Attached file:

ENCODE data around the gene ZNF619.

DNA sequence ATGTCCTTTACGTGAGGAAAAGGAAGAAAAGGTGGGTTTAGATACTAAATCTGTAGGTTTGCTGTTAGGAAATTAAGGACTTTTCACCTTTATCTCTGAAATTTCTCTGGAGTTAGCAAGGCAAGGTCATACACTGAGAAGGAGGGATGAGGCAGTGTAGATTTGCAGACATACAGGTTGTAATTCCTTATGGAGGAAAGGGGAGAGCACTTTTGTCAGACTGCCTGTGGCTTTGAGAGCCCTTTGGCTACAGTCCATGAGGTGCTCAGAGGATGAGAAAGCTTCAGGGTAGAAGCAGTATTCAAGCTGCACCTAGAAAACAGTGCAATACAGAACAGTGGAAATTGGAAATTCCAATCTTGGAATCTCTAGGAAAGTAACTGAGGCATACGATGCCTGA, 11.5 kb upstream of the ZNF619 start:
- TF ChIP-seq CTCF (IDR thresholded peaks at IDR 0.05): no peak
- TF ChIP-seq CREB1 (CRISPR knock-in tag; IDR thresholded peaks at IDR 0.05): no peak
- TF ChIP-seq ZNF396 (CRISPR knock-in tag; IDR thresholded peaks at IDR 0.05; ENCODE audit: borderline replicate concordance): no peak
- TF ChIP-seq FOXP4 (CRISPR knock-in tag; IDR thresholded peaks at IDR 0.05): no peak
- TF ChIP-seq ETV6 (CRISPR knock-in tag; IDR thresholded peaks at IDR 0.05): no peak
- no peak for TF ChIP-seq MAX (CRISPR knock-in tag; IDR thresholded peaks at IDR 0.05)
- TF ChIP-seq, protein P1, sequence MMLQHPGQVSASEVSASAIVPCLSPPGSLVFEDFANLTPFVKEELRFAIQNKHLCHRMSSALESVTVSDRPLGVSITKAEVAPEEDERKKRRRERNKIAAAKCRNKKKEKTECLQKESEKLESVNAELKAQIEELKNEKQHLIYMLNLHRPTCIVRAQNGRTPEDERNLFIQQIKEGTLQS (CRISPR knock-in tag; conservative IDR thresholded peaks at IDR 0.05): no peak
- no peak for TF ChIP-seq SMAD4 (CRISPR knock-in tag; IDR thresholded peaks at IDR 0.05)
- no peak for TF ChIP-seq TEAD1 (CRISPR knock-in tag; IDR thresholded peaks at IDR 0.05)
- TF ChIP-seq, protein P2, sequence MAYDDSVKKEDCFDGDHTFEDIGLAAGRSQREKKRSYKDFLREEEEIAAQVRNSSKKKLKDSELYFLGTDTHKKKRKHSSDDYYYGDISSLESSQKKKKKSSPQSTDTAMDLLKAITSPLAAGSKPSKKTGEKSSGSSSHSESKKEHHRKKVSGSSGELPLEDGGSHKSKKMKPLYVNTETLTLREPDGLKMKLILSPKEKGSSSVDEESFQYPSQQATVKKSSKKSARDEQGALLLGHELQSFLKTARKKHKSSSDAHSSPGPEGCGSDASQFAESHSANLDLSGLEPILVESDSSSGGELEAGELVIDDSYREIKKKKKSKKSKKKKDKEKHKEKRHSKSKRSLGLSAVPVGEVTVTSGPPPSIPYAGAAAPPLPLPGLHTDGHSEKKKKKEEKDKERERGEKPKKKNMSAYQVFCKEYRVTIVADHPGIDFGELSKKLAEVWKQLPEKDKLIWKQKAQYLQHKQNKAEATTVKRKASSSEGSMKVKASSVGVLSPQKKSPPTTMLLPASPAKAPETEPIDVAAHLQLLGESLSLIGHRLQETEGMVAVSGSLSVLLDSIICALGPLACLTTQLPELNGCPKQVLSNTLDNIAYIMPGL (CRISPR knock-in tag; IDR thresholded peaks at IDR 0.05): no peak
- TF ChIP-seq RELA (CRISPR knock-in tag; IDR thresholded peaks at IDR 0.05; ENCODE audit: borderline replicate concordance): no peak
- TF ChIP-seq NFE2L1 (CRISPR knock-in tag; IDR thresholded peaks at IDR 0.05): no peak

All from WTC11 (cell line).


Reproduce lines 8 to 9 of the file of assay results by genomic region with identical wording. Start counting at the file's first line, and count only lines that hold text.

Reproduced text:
- no peak for TF ChIP-seq MAX (CRISPR knock-in tag; IDR thresholded peaks at IDR 0.05)
- TF ChIP-seq, protein P1, sequence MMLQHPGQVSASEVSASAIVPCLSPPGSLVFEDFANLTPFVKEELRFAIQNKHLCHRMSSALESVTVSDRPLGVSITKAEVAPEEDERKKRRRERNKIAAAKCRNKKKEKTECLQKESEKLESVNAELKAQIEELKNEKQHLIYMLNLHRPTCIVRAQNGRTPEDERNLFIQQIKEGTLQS (CRISPR knock-in tag; conservative IDR thresholded peaks at IDR 0.05): no peak